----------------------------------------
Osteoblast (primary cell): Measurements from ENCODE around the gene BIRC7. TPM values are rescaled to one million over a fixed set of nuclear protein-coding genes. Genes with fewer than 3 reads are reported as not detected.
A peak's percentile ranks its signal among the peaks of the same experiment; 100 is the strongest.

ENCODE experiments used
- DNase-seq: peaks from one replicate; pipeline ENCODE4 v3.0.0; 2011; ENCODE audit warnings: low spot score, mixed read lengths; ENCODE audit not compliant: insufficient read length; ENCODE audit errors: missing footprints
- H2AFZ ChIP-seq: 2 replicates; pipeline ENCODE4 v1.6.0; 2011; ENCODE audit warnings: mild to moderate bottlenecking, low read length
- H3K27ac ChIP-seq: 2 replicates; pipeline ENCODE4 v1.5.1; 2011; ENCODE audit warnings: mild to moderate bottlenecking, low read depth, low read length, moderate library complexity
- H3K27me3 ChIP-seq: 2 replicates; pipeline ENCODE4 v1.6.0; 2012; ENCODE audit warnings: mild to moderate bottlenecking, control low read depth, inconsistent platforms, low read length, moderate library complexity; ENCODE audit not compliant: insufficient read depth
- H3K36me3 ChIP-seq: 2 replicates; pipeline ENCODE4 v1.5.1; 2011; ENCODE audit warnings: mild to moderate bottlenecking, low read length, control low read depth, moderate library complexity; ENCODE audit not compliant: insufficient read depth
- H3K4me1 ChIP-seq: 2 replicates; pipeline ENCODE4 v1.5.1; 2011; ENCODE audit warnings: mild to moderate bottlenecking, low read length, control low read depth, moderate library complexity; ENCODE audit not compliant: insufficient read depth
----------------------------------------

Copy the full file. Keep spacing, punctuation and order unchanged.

Osteoblast (primary cell): Measurements from ENCODE around the gene BIRC7. TPM values are rescaled to one million over a fixed set of nuclear protein-coding genes. Genes with fewer than 3 reads are reported as not detected.
A peak's percentile ranks its signal among the peaks of the same experiment; 100 is the strongest.

ENCODE experiments used
- DNase-seq: peaks from one replicate; pipeline ENCODE4 v3.0.0; 2011; ENCODE audit warnings: low spot score, mixed read lengths; ENCODE audit not compliant: insufficient read length; ENCODE audit errors: missing footprints
- H2AFZ ChIP-seq: 2 replicates; pipeline ENCODE4 v1.6.0; 2011; ENCODE audit warnings: mild to moderate bottlenecking, low read length
- H3K27ac ChIP-seq: 2 replicates; pipeline ENCODE4 v1.5.1; 2011; ENCODE audit warnings: mild to moderate bottlenecking, low read depth, low read length, moderate library complexity
- H3K27me3 ChIP-seq: 2 replicates; pipeline ENCODE4 v1.6.0; 2012; ENCODE audit warnings: mild to moderate bottlenecking, control low read depth, inconsistent platforms, low read length, moderate library complexity; ENCODE audit not compliant: insufficient read depth
- H3K36me3 ChIP-seq: 2 replicates; pipeline ENCODE4 v1.5.1; 2011; ENCODE audit warnings: mild to moderate bottlenecking, low read length, control low read depth, moderate library complexity; ENCODE audit not compliant: insufficient read depth
- H3K4me1 ChIP-seq: 2 replicates; pipeline ENCODE4 v1.5.1; 2011; ENCODE audit warnings: mild to moderate bottlenecking, low read length, control low read depth, moderate library complexity; ENCODE audit not compliant: insufficient read depth